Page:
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Tiny USB stick SBC features dual crypto chips

Sep 26, 2019 — by Eric Brown — 1035 views

F-Secure’s security-focused, open-spec “USB armory Mk II” USB stick SBC runs Linux on an NXP i.MX6 ULZ with dual crypto chips, 16GB eMMC, dual USB Type-C ports, and Bluetooth 5.0.

Since Inverse Path launched its security-oriented USB Armory USB-stick back in 2014, we have not seen anything quite like it until this week when a second generation version successful launched on Crowd Supply. The $149 USB armory Mk II SBC is now offered by security company F-Secure Foundry, which acquired Inverse Path in 2017.



USB armory Mk II, front and back
(click images to enlarge)

The USB armory Mk II is available with a free enclosure until Nov. 1 with shipments due by Dec. 30. There’s also a $30 microSD card with pre-loaded Debian and a $35 debug daughter board that breaks out the UART, SPI, I2C, and GPIO.

As before, the device can be operated as a standalone SBC or as a security peripheral to a connected computer. Applications include encrypted storage, firewall, VPN, OpenSSH, Bitcoin wallet, pen-testing, and more (see chart farther below).



USB armory Mk II in enclosure (left) and connected to lanyard and USB dongle
(click images to enlarge)

The USB armory Mk II advances from an 800MHz, Cortex-A8 based NXP i.MX53, which was already considered a legacy SoC back in 2014, to NXP’s 900MHz, Cortex-A7 i.MX6 ULZ. This cheaper new version of the i.MX6 UL removes the touch-enabled, 24-bit parallel RGB, dual CAN, and parallel camera interfaces, as well as the dual 10/100 Ethernet controllers.

As before, the SBC provides 512MB RAM and a microSD slot. The F-Secure product page mentions a 1GB DDR3 option, but this does not appear to be available on Crowd Supply.

The 66 x 19 x 8mm SBC is almost the same size the original, but manages to squeeze in 16GB of eMMC, which can be made bootable instead of microSD via a hardware switch. It also adds Bluetooth 5.0 with BLE and BT Mesh and a second USB port. One of the USB Type-C ports is a UFP (Upstream Facing Port) that plugs into a computer to draw power and exchange data. The second is a receptacle port that can act as a host or device.

With this design, the SBC can “act as a USB firewall without the need for additional hardware, and it can be natively expanded with USB peripherals,” says F-Secure. In addition, the receptacle USB’s device mode “simplifies scenarios such as controlled USB fuzzing from one side and interactive console/control on the other.”



USB armory Mk II Debug Board (left) and potential applications
(click images to enlarge)

Connectivity features include USB device emulation on both ports and TCP/IP links via CDC Ethernet emulation. The board also supports serial communications via USB or UART, as well as flash drive emulation via “mass storage gadget,” says F-Secure.

Previously, the security features were primarily limited to what was available on the NXP SoC, but there are now two new cryptography and authentication co-processors. The Microchip ATECC608A and NXP AT71CH secure elements both provide hardware acceleration for elliptic-curve cryptography, as well as hardware-based key storage. Both chips communicate via I2C and provide high-endurance monotonic counters for external verification of firmware downgrade and rollback attacks. The ATECC608A chip features symmetric AES-128-GCM encryption.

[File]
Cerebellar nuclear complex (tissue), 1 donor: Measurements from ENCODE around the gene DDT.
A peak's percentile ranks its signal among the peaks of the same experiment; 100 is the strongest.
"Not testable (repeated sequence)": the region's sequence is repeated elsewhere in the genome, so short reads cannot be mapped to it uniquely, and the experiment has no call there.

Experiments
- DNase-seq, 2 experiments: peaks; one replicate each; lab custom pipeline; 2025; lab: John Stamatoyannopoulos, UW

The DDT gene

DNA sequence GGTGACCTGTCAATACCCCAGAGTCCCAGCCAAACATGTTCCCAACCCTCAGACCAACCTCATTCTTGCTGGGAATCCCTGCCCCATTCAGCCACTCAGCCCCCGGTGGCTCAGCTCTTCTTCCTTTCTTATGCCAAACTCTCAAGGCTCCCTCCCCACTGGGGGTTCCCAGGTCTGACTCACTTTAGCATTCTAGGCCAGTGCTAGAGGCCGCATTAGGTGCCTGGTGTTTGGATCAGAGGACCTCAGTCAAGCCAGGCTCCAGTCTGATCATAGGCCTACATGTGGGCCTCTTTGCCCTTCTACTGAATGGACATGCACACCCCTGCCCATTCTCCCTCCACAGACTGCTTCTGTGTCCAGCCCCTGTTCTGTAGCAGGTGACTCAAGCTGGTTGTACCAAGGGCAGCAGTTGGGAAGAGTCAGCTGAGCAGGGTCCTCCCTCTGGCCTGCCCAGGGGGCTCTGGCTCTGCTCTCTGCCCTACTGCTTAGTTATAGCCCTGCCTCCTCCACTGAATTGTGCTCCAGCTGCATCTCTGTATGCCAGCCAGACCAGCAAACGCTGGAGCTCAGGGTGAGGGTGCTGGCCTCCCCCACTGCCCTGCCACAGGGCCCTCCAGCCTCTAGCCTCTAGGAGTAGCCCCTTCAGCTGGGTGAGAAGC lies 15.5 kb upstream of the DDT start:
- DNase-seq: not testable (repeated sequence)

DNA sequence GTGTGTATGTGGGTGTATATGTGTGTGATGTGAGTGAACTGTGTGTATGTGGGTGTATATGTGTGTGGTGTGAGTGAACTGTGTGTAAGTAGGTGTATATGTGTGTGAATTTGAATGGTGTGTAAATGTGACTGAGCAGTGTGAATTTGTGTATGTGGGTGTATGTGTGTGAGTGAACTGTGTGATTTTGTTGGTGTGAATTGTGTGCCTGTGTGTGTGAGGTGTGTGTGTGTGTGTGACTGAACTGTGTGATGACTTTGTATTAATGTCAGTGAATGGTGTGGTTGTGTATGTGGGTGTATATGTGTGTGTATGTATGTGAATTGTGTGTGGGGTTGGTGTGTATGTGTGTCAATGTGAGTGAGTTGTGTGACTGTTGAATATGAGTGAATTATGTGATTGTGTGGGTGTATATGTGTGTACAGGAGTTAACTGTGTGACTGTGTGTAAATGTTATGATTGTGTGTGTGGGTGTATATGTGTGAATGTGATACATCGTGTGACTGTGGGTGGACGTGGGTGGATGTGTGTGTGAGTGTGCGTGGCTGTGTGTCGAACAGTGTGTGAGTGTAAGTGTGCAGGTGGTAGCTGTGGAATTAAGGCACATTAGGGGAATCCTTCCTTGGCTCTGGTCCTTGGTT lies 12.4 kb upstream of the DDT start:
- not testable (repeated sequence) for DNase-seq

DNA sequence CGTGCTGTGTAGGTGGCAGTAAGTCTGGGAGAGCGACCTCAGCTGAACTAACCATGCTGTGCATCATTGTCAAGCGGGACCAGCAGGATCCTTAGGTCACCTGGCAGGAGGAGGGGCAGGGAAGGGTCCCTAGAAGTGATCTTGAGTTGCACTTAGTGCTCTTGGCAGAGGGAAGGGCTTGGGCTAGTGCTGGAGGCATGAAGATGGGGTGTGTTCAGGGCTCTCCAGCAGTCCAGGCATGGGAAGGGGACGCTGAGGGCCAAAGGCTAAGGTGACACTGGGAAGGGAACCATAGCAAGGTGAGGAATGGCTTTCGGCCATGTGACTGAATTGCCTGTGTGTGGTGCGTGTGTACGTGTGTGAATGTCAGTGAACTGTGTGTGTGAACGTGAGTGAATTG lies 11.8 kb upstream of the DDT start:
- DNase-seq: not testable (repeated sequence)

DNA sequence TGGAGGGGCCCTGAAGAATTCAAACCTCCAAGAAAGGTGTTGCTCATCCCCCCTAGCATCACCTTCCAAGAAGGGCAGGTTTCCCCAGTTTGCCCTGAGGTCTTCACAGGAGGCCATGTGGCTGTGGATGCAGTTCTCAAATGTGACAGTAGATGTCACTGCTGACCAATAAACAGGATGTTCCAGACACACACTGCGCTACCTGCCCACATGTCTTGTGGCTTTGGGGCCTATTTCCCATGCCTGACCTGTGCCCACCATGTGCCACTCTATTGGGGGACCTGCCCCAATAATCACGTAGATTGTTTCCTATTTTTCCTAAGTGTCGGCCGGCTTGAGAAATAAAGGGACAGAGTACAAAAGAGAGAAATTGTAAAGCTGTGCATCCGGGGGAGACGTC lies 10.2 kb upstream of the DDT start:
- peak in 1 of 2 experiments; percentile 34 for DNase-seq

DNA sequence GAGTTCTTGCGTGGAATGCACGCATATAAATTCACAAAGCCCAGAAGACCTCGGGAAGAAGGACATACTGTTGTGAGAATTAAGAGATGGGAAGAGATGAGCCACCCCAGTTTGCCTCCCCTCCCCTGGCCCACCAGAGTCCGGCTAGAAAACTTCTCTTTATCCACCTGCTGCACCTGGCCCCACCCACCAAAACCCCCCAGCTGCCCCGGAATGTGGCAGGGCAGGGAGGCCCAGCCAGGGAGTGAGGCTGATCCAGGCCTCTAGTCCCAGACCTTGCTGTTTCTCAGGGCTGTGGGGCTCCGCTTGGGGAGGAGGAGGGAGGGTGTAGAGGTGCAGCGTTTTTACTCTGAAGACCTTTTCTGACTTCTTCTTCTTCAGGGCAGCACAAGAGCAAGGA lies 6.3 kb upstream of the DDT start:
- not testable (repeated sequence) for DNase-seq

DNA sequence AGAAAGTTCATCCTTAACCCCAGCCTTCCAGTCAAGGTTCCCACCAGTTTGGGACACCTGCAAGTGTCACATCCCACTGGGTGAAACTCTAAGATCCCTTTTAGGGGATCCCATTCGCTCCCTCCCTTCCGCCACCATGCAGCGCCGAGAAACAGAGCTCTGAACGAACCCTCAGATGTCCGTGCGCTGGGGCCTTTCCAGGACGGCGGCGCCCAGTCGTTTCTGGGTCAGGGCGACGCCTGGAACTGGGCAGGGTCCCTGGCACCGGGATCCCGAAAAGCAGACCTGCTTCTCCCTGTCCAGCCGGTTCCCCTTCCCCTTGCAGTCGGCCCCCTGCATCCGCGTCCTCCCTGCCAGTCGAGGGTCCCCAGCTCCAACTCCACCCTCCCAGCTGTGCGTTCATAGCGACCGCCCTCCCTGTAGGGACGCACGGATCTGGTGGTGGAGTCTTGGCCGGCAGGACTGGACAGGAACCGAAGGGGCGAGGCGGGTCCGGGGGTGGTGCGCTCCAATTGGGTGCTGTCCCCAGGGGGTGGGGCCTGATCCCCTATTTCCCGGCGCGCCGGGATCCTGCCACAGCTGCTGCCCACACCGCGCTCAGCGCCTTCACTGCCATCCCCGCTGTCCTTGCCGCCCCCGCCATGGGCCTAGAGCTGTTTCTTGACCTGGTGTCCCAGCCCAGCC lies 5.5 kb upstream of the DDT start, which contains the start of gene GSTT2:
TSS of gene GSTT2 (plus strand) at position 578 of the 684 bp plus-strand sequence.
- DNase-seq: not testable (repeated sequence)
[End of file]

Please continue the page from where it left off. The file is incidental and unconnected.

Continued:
The USB armory Mk II also provides security features derived from the i.MX6 ULZ SoC, including Arm TrustZone and a Data Co-Processor (DCP) driver for encryption and hashing via the Crypto API interface. The SoC also integrates the v4 version of High Assurance Boot (HABv4), as well as Secure Non-Volatile Storage (SNVS), based on a device-specific random 256-bit OTPMK key.

Other security features include a True Random Number Generator (TRNG) enabled via the Linux kernel. In addition, the new eMMC flash is enhanced with the Replay Protected Memory Blocks (RPMB) function, thereby enabling replay-protected authenticated access to flash memory partition areas using a shared secret.

The new Bluetooth radio — a u-blox ANNA-B112 module – can also boost security by “enhancing its security applications in terms of authentication, isolation, and limiting trust of the host,” says F-Secure. You can replace the default firmware loaded onto the ANNA-B112 module’s Cortex-M4-based Nordic nRF52832 MCU via an “OpenCPU” option to provision it with the Nordic SDK, Wirepas mesh, ARM Mbed, or “arbitrary user firmware.”

The optional Debug Board plugs into the USB Type-C receptacle port via debug accessory mode. The 57 x 22 x 12mm add-on breaks out the UART, SPI, I2C, and GPIO for debugging without the need for a probe. UART and GPIO are exposed via USB while the SPI and I2C are available via breakout through-holes.

The USB armory Mk II ships with a standard injection-molded enclosure that provides access to the USB ports, microSD slot, and boot-select switch. There’s also a notch that lets you attach a lanyard.

F-Secure provides pre-compiled images for Debian 9 Stretch and Arch Linux, with more on the way, and there’s native support for Android, Ubuntu, and FreeBSD. Schematics and other open hardware files are posted on the F-Secure website.

 
Further information

The USB armory Mk II is available on Crowd Supply through Nov. 1 starting at $149, with shipments due by Dec. 30. More information may be found on F-Secure Foundry’s Crowd Supply and product pages.
 

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